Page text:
Researchers have created an app that may predict the likelihood of developing an incisional hernia following an abdominal surgery, using Big Data analytics to potentially help address a problem effects one out of every eight of these surgical patients.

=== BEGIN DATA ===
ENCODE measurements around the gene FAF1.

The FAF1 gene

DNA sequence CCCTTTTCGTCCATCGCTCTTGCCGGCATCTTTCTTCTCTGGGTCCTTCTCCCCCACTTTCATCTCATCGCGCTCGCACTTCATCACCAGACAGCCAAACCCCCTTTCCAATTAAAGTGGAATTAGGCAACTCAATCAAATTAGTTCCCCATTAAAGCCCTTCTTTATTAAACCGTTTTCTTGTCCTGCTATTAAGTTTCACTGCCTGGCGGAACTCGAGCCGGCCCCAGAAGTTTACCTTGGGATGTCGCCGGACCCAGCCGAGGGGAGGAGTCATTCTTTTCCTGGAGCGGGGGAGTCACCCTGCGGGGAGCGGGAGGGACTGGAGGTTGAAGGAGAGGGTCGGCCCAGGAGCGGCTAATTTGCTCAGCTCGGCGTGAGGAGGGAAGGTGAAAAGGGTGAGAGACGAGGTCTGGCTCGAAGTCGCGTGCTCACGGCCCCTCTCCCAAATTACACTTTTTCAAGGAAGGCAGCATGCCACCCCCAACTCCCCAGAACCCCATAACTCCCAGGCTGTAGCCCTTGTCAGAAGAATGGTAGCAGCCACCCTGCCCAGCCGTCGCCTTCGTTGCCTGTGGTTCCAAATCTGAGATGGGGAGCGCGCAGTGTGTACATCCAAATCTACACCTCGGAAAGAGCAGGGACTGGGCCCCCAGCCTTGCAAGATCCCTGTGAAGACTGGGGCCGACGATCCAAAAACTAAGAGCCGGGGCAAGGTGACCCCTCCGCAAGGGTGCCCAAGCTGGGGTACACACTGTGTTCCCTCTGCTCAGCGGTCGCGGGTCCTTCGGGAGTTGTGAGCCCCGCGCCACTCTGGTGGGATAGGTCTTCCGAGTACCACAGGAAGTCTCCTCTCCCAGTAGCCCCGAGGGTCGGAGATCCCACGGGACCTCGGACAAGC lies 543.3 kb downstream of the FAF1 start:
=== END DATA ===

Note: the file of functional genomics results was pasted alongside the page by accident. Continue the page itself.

New York, April 15: Researchers have created an app that may predict the likelihood of developing an incisional hernia following an abdominal surgery, using Big Data analytics to potentially help address a problem effects one out of every eight of these surgical patients.The team developed the app utilising electronic health records (EHR) to identify the most common risk factors for patients, as well as which surgeries most commonly result in incisional hernias across multiple specialties."Our tool presents the risk for each case at the point of care, giving surgeons and patients the chance to consider this outcome ahead of time and incorporate data into the decision-making process," said co-author John P. Fischer from the University of Pennsylvania.Incisional hernias occur after abdominal surgery at the site of the surgical wound when the contents of the abdomen can push through the muscle.For the study, presented at the 139th American Surgical Association Annual Meeting in Dallas, Texas, the team analysed the EHRs of 29,739 patients undergoing intra-abdominal, urologic, or gynecological surgery at Penn between January 2005 and June 2016.They found more than 1,100 of these patients (3.8 per cent) ended up requiring a second surgery following the primary operation to repair the incisional hernias.Colorectal surgeries were the most common specialty associated with incision hernias (7.7 per cent of cases), followed by vascular (5.2 per cent), bariatric (4.8 per cent), and transplant (4.5 per cent).The analysis also identified risk factors that made a patient more likely to develop an incisional hernia.The most common was a history of abdominal surgery, which increased the likelihood in 87.5 per cent of cases. That was followed by a history of smoking and a recent infection (75 per cent for both). Obesity was also a significant risk, though it was weighted less than other factors.
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